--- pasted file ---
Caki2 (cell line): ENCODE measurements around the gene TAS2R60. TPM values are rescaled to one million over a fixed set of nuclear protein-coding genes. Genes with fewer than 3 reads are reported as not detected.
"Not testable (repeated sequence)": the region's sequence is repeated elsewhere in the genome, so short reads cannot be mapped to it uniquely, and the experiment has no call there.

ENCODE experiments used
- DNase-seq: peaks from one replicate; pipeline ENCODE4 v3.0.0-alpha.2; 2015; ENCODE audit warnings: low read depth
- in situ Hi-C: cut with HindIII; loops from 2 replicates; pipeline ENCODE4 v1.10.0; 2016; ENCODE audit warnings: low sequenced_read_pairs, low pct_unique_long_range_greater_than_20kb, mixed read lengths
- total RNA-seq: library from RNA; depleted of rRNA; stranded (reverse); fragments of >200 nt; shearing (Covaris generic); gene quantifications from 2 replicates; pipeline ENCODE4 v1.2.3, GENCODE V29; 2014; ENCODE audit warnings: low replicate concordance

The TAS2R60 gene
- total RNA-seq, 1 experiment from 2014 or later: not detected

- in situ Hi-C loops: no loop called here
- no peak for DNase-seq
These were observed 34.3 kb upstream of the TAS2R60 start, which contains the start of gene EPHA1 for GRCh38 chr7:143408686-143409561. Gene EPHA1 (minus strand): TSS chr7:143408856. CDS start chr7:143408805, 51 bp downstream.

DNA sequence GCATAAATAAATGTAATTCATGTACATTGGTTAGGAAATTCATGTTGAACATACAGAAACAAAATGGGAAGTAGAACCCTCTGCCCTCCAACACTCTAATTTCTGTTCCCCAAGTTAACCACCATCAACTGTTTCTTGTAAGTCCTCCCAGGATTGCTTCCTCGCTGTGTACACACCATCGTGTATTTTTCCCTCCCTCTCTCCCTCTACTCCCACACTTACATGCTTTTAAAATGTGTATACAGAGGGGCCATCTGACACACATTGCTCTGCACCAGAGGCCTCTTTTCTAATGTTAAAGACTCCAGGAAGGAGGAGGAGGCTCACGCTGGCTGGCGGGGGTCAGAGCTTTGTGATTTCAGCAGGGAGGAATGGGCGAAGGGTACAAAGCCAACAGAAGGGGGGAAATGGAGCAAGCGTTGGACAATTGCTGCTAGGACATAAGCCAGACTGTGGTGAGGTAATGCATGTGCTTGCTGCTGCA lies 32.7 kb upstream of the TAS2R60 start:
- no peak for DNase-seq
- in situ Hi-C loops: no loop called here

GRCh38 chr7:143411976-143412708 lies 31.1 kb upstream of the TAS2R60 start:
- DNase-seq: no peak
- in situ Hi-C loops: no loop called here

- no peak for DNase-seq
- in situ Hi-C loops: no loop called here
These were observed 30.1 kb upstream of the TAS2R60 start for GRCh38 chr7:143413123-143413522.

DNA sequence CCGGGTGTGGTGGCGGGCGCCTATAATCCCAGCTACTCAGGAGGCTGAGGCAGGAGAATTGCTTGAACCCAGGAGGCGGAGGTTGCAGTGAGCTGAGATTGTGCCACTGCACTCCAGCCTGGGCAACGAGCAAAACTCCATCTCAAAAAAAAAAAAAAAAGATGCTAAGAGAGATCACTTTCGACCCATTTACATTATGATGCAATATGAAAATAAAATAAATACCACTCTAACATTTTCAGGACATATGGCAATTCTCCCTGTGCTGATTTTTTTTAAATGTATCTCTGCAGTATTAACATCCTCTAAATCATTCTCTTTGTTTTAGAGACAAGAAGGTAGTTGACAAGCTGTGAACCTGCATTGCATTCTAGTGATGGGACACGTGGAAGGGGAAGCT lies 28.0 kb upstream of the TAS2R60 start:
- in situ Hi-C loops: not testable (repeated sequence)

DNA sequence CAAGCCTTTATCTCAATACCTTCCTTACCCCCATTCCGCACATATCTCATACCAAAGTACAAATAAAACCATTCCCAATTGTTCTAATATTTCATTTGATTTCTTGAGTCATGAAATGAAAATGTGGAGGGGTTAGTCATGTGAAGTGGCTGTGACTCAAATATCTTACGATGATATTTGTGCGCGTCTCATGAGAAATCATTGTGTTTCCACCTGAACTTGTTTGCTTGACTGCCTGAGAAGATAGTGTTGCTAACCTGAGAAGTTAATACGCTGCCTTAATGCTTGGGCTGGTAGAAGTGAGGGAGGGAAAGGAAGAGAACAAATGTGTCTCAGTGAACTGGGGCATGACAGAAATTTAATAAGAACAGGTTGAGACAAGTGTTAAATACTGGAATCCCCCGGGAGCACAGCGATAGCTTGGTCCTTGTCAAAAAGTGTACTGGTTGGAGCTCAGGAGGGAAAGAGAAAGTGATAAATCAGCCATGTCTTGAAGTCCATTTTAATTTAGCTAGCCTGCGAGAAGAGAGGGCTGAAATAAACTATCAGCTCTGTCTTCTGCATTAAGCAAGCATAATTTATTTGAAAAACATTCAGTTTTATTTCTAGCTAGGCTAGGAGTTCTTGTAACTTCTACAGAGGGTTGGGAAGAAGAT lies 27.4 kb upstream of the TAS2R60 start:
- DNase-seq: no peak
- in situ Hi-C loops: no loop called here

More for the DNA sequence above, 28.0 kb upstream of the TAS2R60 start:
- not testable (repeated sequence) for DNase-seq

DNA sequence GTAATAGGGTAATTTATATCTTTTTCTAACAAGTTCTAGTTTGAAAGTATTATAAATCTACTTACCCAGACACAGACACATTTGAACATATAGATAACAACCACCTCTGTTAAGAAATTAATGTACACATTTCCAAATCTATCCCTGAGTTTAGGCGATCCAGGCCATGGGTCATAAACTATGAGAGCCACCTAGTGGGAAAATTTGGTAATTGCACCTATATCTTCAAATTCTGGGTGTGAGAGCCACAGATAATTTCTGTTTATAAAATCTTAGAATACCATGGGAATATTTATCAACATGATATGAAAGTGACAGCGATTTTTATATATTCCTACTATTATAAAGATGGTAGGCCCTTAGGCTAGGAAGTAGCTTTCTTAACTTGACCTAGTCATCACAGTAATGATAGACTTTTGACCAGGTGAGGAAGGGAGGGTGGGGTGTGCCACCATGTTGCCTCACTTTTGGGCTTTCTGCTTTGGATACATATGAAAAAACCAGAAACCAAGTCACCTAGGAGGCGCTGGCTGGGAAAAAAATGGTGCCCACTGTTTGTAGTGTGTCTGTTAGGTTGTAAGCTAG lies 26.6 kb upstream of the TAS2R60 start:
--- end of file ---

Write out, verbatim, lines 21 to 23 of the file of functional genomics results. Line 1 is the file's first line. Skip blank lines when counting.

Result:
DNA sequence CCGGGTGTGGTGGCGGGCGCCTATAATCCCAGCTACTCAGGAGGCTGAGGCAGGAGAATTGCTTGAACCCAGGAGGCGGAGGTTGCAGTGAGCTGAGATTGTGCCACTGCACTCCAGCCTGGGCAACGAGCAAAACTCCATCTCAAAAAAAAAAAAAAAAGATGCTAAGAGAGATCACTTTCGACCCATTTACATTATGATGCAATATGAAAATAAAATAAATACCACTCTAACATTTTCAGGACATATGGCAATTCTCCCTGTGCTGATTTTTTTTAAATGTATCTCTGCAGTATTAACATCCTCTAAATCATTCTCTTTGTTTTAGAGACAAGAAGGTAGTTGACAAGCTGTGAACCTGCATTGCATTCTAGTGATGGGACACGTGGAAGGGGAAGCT lies 28.0 kb upstream of the TAS2R60 start:
- in situ Hi-C loops: not testable (repeated sequence)

DNA sequence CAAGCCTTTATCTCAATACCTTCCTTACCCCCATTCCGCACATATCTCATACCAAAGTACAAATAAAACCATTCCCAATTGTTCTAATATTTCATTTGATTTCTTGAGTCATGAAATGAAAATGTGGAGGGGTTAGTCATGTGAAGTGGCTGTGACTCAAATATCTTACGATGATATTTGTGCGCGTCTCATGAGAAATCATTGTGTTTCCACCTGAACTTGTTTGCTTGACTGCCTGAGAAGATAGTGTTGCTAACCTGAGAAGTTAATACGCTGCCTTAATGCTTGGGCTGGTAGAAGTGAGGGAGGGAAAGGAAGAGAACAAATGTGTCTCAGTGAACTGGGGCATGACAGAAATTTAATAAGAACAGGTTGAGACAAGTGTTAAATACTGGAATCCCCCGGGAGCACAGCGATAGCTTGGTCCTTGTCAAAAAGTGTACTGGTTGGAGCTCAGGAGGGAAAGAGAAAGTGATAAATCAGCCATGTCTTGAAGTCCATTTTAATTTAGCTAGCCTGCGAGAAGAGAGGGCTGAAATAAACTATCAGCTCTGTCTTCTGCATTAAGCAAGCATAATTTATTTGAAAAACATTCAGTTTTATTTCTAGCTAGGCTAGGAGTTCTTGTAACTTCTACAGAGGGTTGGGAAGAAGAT lies 27.4 kb upstream of the TAS2R60 start: